Subsidies for Health Will Cost US $ 685,000 Million per Year
WASHINGTON - May 28, 2018
This year, the US government will spend nearly US $ 700 billion to provide subsidies for Americans under 65 to have health insurance through their jobs or to the government-sponsored programs, according to a report from the Congressional Budget Office and the staff of the Joint Committee on Taxation (JCT).
That amount includes the cost of preferential tax treatment for work-related insurance coverage, the cost of Medicaid and Medicare coverage for people under age 65, and government payments for other kinds of health insurance coverage—such as plans purchased through the marketplaces established under the Affordable Care Act (ACA).
The subsidies come from four main categories. Approximately US $ 296,000 million are federal expenditures in programs such as Medicaid and the Children's Health Insurance Program, which help provide coverage for low-income people.
Almost as large are the tax breaks that employers receive to provide coverage to their workers. People eligible for Medicare, such as those with disabilities, represent US $ 82 billion. Subsidies for Obamacare and for other individual coverage are the smallest segment, with US $ 55 billion.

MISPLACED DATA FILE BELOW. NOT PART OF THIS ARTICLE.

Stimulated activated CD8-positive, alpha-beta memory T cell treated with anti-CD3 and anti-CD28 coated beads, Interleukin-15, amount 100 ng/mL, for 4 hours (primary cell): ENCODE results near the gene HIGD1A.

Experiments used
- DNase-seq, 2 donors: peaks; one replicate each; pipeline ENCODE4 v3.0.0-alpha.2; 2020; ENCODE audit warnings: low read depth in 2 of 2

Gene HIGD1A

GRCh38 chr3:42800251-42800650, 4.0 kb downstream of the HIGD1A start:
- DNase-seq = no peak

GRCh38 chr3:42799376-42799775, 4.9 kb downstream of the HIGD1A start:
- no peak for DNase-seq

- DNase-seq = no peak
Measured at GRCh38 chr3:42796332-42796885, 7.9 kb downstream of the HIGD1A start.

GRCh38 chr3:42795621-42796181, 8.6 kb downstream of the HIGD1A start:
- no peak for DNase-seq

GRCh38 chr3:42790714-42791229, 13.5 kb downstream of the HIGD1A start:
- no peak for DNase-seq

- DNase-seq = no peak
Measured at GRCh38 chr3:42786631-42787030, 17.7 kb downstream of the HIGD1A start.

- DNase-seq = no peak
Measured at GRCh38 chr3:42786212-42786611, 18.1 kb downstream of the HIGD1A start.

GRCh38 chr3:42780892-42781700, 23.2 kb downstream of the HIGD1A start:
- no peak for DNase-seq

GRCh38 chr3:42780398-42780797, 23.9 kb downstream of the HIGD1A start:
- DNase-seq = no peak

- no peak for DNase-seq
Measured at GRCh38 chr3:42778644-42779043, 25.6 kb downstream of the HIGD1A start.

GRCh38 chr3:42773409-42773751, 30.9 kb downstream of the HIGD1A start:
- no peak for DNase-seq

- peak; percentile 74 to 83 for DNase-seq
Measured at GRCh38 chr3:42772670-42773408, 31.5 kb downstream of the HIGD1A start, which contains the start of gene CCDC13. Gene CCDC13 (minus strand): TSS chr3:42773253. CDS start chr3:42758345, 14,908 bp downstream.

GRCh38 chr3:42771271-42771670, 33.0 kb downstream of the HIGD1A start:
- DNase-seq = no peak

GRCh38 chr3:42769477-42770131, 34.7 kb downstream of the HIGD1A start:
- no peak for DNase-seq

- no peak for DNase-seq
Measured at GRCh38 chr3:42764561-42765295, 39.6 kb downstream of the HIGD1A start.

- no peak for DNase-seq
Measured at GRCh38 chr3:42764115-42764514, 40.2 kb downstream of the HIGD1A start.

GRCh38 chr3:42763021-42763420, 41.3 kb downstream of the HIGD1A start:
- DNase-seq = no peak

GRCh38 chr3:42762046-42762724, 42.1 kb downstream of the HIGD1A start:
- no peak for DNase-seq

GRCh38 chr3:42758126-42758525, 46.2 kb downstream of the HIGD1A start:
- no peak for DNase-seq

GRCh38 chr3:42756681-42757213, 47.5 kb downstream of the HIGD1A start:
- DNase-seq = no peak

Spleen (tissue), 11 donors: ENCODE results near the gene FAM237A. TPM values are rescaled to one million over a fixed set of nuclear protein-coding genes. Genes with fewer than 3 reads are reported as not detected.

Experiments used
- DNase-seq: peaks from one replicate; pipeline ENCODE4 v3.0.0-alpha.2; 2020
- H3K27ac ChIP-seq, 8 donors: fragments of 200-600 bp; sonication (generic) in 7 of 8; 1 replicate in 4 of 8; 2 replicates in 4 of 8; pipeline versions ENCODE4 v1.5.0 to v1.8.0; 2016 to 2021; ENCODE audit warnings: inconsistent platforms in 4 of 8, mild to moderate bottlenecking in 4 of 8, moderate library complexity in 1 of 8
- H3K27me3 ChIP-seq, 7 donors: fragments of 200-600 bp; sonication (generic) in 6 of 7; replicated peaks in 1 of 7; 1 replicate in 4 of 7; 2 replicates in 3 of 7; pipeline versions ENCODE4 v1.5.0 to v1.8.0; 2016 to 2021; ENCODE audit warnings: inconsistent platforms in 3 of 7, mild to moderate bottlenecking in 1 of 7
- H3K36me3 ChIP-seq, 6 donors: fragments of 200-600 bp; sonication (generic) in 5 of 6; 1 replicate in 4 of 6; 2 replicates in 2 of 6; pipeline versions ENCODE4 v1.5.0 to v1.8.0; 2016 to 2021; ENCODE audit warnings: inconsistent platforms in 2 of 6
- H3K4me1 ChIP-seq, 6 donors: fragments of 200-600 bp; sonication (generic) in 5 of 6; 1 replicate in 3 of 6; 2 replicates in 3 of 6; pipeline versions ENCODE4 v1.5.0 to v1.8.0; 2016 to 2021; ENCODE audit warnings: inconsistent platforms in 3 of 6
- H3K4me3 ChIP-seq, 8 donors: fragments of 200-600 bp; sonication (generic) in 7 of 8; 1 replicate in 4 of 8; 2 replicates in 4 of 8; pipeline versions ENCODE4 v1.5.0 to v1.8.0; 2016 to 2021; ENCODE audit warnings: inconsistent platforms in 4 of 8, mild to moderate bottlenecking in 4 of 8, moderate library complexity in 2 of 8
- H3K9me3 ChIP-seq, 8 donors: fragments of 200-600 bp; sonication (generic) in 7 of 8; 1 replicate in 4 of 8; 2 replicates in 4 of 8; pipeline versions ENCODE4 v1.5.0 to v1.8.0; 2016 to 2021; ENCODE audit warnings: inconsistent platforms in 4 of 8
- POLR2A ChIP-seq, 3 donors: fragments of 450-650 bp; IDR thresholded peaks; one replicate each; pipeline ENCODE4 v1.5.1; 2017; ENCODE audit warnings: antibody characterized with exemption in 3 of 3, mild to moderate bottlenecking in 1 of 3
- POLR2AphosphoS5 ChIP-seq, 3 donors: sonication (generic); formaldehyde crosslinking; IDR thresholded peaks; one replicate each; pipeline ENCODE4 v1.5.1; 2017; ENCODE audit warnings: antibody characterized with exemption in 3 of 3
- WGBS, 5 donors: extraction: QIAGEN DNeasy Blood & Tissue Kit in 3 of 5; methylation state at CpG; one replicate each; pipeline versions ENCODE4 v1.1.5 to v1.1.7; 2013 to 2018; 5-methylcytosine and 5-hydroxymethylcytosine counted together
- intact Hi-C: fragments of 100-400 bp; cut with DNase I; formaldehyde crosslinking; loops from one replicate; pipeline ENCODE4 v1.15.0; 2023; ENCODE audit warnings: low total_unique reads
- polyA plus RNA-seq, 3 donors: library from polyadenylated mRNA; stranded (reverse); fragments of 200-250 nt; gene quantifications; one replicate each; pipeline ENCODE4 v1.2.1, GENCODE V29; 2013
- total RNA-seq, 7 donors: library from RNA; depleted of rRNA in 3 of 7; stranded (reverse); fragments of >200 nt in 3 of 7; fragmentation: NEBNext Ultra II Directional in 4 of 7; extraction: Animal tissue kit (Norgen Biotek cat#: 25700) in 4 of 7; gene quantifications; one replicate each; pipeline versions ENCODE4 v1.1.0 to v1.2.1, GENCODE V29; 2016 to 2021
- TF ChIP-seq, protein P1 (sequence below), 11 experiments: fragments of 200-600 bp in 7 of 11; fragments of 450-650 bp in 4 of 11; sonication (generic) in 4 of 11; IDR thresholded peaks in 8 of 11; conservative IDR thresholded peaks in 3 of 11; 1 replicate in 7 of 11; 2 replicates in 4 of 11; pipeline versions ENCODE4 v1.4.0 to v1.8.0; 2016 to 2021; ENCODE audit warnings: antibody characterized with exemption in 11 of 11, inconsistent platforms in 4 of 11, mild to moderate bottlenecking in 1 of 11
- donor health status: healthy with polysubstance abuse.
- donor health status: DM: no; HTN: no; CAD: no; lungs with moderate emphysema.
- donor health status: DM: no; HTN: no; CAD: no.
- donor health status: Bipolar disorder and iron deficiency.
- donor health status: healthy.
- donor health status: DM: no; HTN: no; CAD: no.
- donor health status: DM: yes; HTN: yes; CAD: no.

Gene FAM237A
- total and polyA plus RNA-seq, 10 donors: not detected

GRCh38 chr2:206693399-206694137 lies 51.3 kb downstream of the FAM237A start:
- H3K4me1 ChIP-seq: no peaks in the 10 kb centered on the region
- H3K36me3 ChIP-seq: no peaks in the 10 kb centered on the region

In total, the subsidies are equivalent to approximately 3.4% of the Gross Domestic Product (GDP) of the United States.
Obamacare, also known as the Affordable Care Act, reduced the number of people without health insurance, but 29 million individuals probably do not have health coverage in an average month this year, the Budget Office said.
Thirty-five million Americans may lack coverage by 2028 as premiums increase and the elimination of the individual mandate pushes more people to abandon coverage
Subsidies under the Affordable Care Act are designed to protect the people covered by the program from premium increases. The Budget Office projected that the monthly premiums for a mid-range program plan will increase by 15% by 2019 and 7% annually by 2028.
One of the reasons for the increase in premiums is the performance of President Donald Trump. Last year, it put a limit on funds for cost-sharing reduction payments made to insurers with Obamacare to help Americans cover health costs.
Failure to pay these subsidies, less enforcement of a rule that requires people to have insurance and limited competition meant that insurers increased their premiums by approximately 34% between 2017 and 2018. This increased the cost of subsidies for the federal government, according to the Budget Office.